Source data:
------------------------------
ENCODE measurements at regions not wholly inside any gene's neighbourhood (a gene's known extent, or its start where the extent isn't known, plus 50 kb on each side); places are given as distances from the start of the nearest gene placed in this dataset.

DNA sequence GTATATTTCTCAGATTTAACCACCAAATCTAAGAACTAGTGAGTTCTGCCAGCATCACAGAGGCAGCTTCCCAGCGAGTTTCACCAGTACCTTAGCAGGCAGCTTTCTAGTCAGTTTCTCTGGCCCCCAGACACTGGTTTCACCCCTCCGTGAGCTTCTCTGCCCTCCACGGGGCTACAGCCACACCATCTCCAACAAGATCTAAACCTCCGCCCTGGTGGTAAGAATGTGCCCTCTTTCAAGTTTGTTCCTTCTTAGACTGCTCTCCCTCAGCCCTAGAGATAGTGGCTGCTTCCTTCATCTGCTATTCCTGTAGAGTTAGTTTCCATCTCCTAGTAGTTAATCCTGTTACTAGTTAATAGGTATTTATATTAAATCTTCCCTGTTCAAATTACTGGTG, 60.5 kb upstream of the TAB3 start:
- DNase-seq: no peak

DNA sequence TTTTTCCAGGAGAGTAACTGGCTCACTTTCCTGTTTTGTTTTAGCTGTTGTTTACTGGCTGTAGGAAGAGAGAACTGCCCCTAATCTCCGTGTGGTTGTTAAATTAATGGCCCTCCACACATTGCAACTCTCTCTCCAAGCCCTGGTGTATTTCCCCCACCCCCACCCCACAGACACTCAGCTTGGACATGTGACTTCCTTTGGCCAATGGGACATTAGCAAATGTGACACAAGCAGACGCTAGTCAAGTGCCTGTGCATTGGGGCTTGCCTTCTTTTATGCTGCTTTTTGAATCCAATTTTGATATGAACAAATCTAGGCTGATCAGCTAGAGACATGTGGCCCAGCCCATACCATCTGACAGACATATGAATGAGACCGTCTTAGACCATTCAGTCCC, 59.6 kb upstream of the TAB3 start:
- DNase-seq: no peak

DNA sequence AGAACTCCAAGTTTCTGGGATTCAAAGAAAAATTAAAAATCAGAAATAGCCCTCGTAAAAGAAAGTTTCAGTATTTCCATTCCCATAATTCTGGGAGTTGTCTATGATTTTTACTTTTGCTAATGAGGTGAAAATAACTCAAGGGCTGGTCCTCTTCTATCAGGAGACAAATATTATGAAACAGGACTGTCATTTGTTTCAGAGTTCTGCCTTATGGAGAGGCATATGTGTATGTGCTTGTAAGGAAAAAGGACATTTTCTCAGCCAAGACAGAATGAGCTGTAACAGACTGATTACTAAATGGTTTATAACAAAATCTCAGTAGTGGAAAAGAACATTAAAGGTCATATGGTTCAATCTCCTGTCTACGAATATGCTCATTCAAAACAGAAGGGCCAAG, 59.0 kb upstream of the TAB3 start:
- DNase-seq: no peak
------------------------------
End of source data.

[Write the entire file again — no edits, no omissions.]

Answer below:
ENCODE measurements at regions not wholly inside any gene's neighbourhood (a gene's known extent, or its start where the extent isn't known, plus 50 kb on each side); places are given as distances from the start of the nearest gene placed in this dataset.

DNA sequence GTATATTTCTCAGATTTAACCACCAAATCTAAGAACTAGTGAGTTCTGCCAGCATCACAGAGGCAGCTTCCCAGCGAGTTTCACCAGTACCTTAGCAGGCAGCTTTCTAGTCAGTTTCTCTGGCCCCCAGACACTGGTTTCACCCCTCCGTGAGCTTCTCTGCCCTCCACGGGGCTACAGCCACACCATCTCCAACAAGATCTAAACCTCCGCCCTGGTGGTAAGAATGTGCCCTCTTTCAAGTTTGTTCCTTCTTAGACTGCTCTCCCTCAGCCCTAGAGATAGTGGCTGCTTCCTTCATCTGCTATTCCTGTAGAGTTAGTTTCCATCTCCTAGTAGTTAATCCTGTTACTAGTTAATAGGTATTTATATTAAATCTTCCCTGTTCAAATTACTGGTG, 60.5 kb upstream of the TAB3 start:
- DNase-seq: no peak

DNA sequence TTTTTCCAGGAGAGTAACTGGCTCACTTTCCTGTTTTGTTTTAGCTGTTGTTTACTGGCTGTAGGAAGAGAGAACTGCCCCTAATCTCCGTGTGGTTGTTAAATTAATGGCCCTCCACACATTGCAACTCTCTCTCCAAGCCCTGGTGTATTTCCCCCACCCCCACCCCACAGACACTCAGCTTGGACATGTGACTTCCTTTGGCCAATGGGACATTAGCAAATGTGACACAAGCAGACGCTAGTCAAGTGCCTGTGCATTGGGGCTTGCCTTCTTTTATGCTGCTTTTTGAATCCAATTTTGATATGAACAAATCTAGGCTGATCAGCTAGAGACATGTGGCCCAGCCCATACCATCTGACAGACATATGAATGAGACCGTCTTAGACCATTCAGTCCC, 59.6 kb upstream of the TAB3 start:
- DNase-seq: no peak

DNA sequence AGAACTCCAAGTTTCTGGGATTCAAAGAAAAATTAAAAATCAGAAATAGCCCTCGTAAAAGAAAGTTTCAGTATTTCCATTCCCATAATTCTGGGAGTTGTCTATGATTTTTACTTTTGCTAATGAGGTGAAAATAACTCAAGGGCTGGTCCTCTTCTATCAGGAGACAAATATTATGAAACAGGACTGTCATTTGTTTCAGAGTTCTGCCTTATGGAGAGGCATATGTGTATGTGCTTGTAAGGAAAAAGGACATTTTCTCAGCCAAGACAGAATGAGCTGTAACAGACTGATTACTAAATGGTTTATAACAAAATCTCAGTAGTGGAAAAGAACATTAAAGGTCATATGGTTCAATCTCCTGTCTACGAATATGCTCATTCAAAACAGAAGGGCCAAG, 59.0 kb upstream of the TAB3 start:
- DNase-seq: no peak